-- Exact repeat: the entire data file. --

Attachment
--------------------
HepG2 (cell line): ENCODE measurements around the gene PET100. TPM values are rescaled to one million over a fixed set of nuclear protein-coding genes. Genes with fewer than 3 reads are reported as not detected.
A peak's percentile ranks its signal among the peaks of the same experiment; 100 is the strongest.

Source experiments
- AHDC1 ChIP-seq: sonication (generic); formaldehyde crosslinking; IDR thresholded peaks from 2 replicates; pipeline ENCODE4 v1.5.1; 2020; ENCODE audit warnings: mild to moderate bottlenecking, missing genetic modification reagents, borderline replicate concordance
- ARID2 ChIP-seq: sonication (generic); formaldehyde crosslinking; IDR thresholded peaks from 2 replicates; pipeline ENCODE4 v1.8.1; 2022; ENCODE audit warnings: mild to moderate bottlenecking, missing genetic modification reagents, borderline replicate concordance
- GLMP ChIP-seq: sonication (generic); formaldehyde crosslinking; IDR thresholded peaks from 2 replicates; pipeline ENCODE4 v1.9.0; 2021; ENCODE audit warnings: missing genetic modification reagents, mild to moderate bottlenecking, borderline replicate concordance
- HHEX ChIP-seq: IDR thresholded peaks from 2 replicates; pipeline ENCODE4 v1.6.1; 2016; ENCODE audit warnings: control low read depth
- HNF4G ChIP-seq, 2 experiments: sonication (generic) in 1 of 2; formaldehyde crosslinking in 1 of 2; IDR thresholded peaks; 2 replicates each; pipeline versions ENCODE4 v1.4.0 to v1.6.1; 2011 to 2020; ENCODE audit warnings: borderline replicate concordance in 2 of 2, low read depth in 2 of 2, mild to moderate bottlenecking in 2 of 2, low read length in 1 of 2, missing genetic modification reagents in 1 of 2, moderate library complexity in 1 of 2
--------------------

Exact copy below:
HepG2 (cell line): ENCODE measurements around the gene PET100. TPM values are rescaled to one million over a fixed set of nuclear protein-coding genes. Genes with fewer than 3 reads are reported as not detected.
A peak's percentile ranks its signal among the peaks of the same experiment; 100 is the strongest.

Source experiments
- AHDC1 ChIP-seq: sonication (generic); formaldehyde crosslinking; IDR thresholded peaks from 2 replicates; pipeline ENCODE4 v1.5.1; 2020; ENCODE audit warnings: mild to moderate bottlenecking, missing genetic modification reagents, borderline replicate concordance
- ARID2 ChIP-seq: sonication (generic); formaldehyde crosslinking; IDR thresholded peaks from 2 replicates; pipeline ENCODE4 v1.8.1; 2022; ENCODE audit warnings: mild to moderate bottlenecking, missing genetic modification reagents, borderline replicate concordance
- GLMP ChIP-seq: sonication (generic); formaldehyde crosslinking; IDR thresholded peaks from 2 replicates; pipeline ENCODE4 v1.9.0; 2021; ENCODE audit warnings: missing genetic modification reagents, mild to moderate bottlenecking, borderline replicate concordance
- HHEX ChIP-seq: IDR thresholded peaks from 2 replicates; pipeline ENCODE4 v1.6.1; 2016; ENCODE audit warnings: control low read depth
- HNF4G ChIP-seq, 2 experiments: sonication (generic) in 1 of 2; formaldehyde crosslinking in 1 of 2; IDR thresholded peaks; 2 replicates each; pipeline versions ENCODE4 v1.4.0 to v1.6.1; 2011 to 2020; ENCODE audit warnings: borderline replicate concordance in 2 of 2, low read depth in 2 of 2, mild to moderate bottlenecking in 2 of 2, low read length in 1 of 2, missing genetic modification reagents in 1 of 2, moderate library complexity in 1 of 2